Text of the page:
K is for Vitamin K

vitamin KAlthough vitamin K has not been tested specifically for its anti-wrinkle benefits, some clinical studies suggest it may be able to reduce wrinkles.

In one clinical trial to test the effectiveness of vitamin K1 in reducing dark circles under the eyes, the treatment slightly reduced wrinkles in some patients. However, the gel also contained vitamin C and vitamin E, as well as retinol.

In another small clinical trial involving 11 women the participants used eye pads containing 1% vitamin K. After 4 weeks, the pads improved the appearance of wrinkles and dark circles. The pads also contained 3% caffeine.

Vitamin K deficiency has many negative effects on skin health and leads to:

  • Abnormal calcification which in turn leads to calcium deposits that harden around the elastin fibers in skin, resulting in loss of elasticity.
  • Reduced production of glucosamine, which can negatively impact skin.
  • Reduced synthesis of glycosaminoglycan, which supports the skin’s dermis layer (along with collagen) and ultimately, loss of collagen.

Some experts suggest that the high levels of vitamin K in seaweed counteract skin aging. Japanese women have a higher intake of vitamin K through consumption of seaweed. Research has shown that Caucasian women seem to develop a lot more wrinkles than Japanese women.

Vitamin K is only one of the few vitamins able to penetrate the skin, making it suitable for a topical cream or ointment.

But benefits are not just cosmetic!

It’s well known that vitamin K is essential for blood clotting and improves bone health. Newer research indicates that vitamin K also impacts other areas of the body, including those particularly vulnerable to aging such as the brain.

Decreases in brain function (both cognitive and motor) as people age are linked to oxidative stress and inflammation. Research indicates that reducing the brain’s susceptibility to these harmful factors can help prevent or reverse degenerative brain conditions. Vitamin K appears to play multiple protective roles in reducing these risks.

There is a large concentration of vitamin K in the brain, mostly in the form of vitamin K2. Studies suggest that diets high in vitamin K actually promote vitamin K2 accumulation in the brain. Conversely, diets low in vitamin K are linked to cognitive impairment in animal studies.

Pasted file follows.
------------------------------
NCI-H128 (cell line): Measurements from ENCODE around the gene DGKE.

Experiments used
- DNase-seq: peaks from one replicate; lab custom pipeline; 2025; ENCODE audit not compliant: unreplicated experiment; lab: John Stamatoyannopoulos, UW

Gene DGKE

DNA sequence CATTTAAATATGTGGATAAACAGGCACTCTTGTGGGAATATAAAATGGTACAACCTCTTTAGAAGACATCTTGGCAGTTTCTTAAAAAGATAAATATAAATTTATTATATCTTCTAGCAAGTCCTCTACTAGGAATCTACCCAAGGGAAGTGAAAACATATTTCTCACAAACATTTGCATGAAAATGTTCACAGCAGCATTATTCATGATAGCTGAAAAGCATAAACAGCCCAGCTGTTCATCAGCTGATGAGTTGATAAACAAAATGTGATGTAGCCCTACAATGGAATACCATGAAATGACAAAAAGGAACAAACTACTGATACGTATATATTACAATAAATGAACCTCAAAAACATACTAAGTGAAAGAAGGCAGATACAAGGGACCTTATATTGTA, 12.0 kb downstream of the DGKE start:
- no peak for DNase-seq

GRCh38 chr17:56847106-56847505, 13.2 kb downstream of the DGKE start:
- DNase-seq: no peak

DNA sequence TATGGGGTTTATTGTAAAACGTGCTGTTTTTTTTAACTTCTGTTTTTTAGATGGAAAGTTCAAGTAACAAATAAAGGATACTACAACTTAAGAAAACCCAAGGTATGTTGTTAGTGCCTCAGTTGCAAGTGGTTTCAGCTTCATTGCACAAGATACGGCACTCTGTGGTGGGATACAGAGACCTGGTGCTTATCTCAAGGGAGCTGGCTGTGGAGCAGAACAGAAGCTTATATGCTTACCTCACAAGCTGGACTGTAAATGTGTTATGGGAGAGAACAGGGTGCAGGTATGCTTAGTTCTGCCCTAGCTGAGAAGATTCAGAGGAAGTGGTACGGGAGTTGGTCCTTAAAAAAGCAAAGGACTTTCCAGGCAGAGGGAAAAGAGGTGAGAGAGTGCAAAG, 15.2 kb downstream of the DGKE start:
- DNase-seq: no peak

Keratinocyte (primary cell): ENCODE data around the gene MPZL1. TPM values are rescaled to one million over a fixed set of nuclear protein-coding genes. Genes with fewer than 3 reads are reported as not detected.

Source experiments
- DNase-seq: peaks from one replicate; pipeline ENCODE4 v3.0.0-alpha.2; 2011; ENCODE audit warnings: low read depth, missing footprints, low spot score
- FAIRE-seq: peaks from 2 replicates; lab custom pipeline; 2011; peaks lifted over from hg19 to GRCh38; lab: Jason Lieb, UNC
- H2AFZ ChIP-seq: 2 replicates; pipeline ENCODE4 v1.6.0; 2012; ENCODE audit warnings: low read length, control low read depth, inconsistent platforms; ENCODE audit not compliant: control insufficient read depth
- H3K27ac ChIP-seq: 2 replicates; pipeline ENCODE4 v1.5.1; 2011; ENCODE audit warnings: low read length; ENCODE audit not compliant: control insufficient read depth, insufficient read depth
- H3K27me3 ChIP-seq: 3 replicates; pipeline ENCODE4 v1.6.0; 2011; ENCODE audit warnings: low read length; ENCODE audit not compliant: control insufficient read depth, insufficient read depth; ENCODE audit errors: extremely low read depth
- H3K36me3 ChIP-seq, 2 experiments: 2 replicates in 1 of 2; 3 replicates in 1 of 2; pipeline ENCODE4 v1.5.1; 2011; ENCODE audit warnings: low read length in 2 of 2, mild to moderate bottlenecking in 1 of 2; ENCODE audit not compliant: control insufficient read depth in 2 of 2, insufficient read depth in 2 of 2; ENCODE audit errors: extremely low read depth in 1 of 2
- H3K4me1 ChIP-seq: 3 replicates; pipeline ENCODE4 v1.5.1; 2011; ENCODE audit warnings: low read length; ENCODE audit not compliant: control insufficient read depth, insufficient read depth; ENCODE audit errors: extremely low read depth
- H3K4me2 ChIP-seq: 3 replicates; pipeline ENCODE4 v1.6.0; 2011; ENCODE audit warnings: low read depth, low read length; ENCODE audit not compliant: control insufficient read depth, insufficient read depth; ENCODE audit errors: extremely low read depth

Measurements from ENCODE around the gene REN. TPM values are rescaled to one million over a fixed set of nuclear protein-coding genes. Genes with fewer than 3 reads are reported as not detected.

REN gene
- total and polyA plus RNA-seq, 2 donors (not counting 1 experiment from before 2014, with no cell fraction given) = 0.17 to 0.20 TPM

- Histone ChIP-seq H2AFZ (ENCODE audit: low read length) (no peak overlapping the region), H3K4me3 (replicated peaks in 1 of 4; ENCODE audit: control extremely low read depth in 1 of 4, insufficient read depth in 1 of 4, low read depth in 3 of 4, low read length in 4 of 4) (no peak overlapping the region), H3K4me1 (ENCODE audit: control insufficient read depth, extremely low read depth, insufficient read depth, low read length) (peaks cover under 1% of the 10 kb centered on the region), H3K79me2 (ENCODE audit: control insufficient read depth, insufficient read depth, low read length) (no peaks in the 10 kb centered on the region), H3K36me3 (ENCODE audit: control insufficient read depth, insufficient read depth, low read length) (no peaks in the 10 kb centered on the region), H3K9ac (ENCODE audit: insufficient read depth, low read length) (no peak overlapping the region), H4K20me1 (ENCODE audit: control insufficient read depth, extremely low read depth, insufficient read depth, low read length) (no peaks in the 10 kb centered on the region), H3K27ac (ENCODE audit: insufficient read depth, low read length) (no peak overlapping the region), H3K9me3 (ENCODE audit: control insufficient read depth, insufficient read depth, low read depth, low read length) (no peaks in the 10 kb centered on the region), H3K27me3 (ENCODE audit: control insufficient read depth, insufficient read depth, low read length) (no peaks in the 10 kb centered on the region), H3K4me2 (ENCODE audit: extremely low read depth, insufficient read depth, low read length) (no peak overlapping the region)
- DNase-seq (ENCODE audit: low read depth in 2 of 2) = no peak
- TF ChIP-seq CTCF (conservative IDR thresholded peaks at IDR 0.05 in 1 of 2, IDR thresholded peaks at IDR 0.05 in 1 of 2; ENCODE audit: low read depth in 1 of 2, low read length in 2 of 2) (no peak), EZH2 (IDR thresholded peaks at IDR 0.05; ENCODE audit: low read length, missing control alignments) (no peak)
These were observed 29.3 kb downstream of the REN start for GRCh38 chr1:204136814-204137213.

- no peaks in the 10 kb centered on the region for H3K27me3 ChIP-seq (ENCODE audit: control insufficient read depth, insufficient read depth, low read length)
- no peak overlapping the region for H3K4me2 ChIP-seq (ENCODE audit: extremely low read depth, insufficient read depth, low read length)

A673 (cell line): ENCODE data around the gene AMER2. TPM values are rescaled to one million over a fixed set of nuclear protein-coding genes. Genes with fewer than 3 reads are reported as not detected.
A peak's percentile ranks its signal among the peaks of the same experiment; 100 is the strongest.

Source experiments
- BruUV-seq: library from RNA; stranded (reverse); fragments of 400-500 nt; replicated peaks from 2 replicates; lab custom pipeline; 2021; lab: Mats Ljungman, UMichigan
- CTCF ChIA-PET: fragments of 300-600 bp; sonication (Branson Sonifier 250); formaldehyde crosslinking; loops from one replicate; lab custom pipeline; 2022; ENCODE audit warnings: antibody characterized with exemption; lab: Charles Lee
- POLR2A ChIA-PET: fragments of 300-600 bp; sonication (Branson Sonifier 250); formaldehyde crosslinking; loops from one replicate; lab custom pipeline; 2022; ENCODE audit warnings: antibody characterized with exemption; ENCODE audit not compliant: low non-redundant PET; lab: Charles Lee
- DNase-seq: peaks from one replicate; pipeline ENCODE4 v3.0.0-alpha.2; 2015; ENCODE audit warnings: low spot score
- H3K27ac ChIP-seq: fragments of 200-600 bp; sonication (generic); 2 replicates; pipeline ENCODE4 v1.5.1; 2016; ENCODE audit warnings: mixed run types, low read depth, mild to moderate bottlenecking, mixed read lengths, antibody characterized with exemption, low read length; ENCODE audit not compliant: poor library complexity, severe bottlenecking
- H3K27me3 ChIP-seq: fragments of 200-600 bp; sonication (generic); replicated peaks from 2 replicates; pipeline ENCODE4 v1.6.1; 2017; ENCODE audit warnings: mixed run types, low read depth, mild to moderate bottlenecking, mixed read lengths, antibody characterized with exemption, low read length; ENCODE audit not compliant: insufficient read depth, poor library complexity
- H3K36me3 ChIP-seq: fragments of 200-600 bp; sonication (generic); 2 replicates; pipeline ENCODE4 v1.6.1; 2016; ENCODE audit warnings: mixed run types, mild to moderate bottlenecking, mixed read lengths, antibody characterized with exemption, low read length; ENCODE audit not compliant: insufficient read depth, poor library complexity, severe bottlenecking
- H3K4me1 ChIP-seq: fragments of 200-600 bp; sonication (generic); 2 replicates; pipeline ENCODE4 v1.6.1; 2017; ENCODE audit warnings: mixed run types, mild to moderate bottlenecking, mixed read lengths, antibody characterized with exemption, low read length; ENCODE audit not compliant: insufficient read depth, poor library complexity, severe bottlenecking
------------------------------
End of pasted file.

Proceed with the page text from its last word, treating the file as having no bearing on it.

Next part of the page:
Research suggests that vitamin K and vitamin K2 can help keep the brain healthy during aging. In fact, a study on nutrition and aging found that higher vitamin K levels in the blood were linked to better verbal memory in men and women aged 70-85 years old.

Glutathione (GSH) is a powerful natural antioxidant in our bodies. Not only does GSH act as an antioxidant, it is also an anti-inflammatory and antitoxin enzyme. Severely diminished levels of GSH leave brain cells vulnerable to free radical attack and cell death. In animal studies, inhibiting GSH causes neurological disorders.

Research strongly suggests that GSH depletion is related to neurodegenerative diseases such as Alzheimer’sParkinson’s, and Lou Gehrig’s disease (ALS). The good news is that vitamin K1 and vitamin K2 may help.

Some of vitamin K’s protective effects in the brain are related to the vitamin K-dependent Gla proteins. Research confirms that Gas6, one such Gla protein, is associated with brain health. Gas6 is active in brain cell growth and survival, and studies show that mice with mutated Gas6 receptors have severe neurological abnormalities.

The brain has a larger number of lipid molecules called sphingolipids. These serve as major signalling molecules between cells, and are predominately in the myelinated areas of the brain.

Aging and age-related brain disorders (such as Alzheimer’s disease) are linked to dysfunctional sphingolipid metabolism. Sphingolipids help maintain myelin, the protective sheath covering nerve cell axons. Axons are the thin tail-like extensions from the neuron body that electrical signals travel over.

Animal studies show that the vitamin K2 helps regulate sulfatide production in the brain. This suggests that vitamin K and vitamin K2 could help keep myelin healthy and protect brain cells.

Vitamin K Blocks Free Radicals

In this experiment, vitamin K offered no protection against sudden and severe oxidative injury. It also did not prevent the depletion of GSH, however, vitamin K did block the production of the free radicals that cause oxidative damage and cell death.

The clinical implications of the potent antioxidant protection by vitamin K are profound, especially since it has been proven to easily cross the blood-brain barrier (as shown by the successful use of vitamin K to prevent bleeding in the brain of preterm babies). These study results suggest that vitamin K may offer preventative and therapeutic benefits for neurological diseases linked to the depletion of GSH.